(redirected from multiculturally)


 (mŭl′tē-kŭl′chər-əl, -tī-)
1. Of, relating to, or including several cultures.
2. Of or relating to a social or educational theory that encourages interest in many cultures within a society rather than in only a mainstream culture.

mul′ti·cul′tur·al·ism n.
mul′ti·cul′tur·al·ist n.


(Sociology) consisting of, relating to, or designed for the cultures of several different races


(ˌmʌl tiˈkʌl tʃər əl, ˌmʌl taɪ-)

of or pertaining to multiculturalism: a multicultural curriculum.
ThesaurusAntonymsRelated WordsSynonymsLegend:
Adj.1.multicultural - of or relating to or including several cultures; "a multicultural event"


[ˌmʌltɪˈkʌltʃərəl] ADJmulticultural


multi-cultural [ˌmʌltiˈkʌltʃərəl] adj [society] → multiculturel(le)
References in periodicals archive ?
This means that EA help centers have to be able to handle calls in multiple languages, and that all EAP staff be multiculturally sensitive and knowledgeable.
Schooling that is multiculturally responsive can address the cultural discontinuities from negative societal and political forces of educational practices.
Career counselors can improve their work with African American clients by delivering empathic, multiculturally competent interventions.
First, he is more multiculturally aware than almost any white man I know.
* Does the International School Environment Affect Multicultural Fluency in Students, or Does the Already Multiculturally Diverse Student Body?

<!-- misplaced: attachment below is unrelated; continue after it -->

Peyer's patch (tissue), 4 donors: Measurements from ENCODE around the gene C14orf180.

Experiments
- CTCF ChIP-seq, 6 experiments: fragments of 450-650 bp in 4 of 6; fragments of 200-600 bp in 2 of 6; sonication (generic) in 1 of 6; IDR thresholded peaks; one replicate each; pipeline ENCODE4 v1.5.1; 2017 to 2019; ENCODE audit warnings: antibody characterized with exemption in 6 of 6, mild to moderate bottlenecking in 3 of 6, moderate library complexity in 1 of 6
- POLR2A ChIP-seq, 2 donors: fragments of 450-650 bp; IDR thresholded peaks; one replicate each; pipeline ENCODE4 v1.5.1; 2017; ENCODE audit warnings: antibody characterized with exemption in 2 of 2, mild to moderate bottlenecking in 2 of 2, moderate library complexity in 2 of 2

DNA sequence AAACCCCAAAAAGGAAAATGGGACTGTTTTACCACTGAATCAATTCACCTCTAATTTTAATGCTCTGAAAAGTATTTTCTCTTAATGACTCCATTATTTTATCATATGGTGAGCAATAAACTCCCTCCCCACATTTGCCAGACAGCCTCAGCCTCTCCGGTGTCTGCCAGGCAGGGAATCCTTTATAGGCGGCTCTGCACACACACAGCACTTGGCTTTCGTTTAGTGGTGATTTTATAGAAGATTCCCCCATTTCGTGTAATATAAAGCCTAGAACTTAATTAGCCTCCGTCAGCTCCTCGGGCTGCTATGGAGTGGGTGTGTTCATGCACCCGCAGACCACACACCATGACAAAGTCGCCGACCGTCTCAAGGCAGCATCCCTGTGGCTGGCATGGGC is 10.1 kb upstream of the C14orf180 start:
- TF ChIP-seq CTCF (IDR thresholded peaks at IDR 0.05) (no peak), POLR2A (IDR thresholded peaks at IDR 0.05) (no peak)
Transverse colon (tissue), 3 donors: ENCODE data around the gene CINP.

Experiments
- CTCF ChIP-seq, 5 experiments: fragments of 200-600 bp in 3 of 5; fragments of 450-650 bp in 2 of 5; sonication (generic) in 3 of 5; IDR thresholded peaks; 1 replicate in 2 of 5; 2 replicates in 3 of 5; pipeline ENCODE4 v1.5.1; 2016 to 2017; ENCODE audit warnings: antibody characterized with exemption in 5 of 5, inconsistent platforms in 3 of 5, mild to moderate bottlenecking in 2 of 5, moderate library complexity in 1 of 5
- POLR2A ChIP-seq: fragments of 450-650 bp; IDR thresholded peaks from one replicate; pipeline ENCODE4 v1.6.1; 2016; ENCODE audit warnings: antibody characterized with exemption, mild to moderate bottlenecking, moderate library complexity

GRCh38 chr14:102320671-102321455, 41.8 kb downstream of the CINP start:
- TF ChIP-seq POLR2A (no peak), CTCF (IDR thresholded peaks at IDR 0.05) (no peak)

That's leaving aside a more common critique of "colorblindness": that if you're going to cast a traditionally white work multiculturally, it must be done with full intention and recognition of the intertextual implications brought to bear by the performers' races.
As a multiculturally diverse city it's easy to feel at home and find community.
The text begins with a definition and overview of multicultural counseling and a rationale for becoming multiculturally competent.
Workshops and trainings are organized around one major focus: fostering a community that is multiculturally inclusive, affirming and competent.
She talked about a shift in her understanding of her identities, as well as a shift in her understanding of what it meant to teach multiculturally. I began to wonder how this shift occurred and the ways by which the experiences of other preservice teachers of color might converge and/or diverge with her experiences.
"Municipal services should be provided multilingually and multiculturally. Our municipalities will make an effort to ensure that the infrastructure to make this possible is established, from education in one's mother tongue to health services in one's mother tongue.

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